Monsanto has been trying to take over Africa’s cotton for decades with their patented, genetically modified (GM) seed. Not without irony, Burkina Faso is just one of the African countries that has been wary of any of Monsanto’s GM seed, adding to the credo, ‘better off dead, than GM fed,’ when it came to accepting U.S. food aid that was primarily genetically altered. Africa’s biggest cotton grower in Burkina Faso is now phasing out Monsanto’s GM cotton and returning to indigenous varieties by 2018, due to concerns of cross-contamination of local crops and the less-than-stellar performance of Monsanto’s Bt variety.
This move by a West African country is noteworthy because Africa has been the unnamed poster child for promoting genetically modified crops as a means to end hunger and stop poverty by biotech interests. Investors like Bill Gates have donated millions to try to help GM crops catch on throughout the continent, stating that genetically modified crops could ‘end world hunger by 2030.’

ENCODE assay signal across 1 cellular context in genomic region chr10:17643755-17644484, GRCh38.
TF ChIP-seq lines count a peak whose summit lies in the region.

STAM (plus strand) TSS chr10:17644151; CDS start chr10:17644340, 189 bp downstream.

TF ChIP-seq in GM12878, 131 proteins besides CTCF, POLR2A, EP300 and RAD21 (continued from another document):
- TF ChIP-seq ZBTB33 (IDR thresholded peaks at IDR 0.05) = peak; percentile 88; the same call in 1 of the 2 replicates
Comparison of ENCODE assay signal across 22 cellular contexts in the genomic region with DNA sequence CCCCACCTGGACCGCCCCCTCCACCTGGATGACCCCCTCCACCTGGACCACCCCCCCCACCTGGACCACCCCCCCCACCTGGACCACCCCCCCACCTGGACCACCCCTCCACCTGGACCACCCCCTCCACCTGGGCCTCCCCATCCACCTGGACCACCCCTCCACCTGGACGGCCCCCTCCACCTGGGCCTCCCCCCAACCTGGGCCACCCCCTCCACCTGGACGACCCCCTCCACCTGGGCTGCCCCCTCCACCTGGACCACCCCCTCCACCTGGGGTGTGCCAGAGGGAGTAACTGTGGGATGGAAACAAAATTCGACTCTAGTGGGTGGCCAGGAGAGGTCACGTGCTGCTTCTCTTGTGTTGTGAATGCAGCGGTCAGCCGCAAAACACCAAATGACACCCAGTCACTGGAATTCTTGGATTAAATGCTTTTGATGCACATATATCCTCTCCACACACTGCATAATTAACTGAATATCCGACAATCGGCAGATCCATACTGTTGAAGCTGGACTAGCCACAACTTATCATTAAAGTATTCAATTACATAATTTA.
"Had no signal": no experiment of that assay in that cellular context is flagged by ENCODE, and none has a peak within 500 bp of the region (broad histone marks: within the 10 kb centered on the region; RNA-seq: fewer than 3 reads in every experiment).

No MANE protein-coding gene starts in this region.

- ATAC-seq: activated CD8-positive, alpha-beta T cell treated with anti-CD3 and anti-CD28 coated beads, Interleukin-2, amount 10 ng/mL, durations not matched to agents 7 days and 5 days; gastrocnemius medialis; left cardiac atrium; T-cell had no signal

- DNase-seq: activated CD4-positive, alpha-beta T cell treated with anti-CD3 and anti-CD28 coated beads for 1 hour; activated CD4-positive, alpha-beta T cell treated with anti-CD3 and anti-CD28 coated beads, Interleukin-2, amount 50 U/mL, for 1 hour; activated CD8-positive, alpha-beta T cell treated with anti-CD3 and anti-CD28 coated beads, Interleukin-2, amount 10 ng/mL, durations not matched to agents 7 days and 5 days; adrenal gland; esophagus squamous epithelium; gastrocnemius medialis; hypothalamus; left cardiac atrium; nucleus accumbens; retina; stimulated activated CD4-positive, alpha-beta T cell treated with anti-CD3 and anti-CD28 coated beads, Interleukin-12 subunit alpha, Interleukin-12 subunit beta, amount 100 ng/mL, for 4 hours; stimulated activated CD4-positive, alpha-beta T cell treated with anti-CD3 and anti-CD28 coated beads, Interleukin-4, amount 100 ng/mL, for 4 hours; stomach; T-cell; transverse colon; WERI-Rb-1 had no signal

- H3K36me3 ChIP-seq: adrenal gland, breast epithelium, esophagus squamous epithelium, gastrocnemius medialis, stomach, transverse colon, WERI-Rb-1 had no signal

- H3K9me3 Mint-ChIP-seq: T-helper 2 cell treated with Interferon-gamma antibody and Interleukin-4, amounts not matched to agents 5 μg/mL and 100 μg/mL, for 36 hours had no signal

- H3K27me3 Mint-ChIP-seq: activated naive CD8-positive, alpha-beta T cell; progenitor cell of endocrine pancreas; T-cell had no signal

Strangely, not a single GM crop has proven to do such a thing — with failing yields, superweeds, cross-contamination of indigenous crop varieties, and a host of health problems associated with GM seed, which was created to help sell herbicides. Monsanto’s Roundup Ready crops were named as such because they could supposedly withstand being sprayed copiously with Roundup, which has now been deemed a probable carcinogen in numerous studies.
Farmers in Burkina Faso and other other African nations have been complaining that the fibers in Monsanto’s cotton are shorter and weaker than traditional cotton crop fibers, and yields have been disappointing; but should we be surprised?
The company has a history of trying to muscle its way into large cotton economies — India is a perfect example of yet another massive landscape where Monsanto’s patented Bt cotton failed. Indian farmers paid millions in royalties to the company only to find that their local varieties were compromised through cross-pollination; and many farmers went bankrupt trying to grow seed that did not perform well, as it was promised to. Fortunately, African farmers have this cautionary tale with which to make the decision to ditch Monsanto’s GM seed.
The farmers are also seeking compensation from Monsanto for the ill-performing crop. A group comprised of farmers, government officials, and private investors isdenouncing their contract with Monsanto and holding the company accountable for false advertising.
Burkina Faso’s farmers have given Monsanto more than seven years to prove their GM cotton is worth the premium they pay for the seed, and they are unimpressed. In just a year’s time, Monsanto will no longer have business in at least one African country.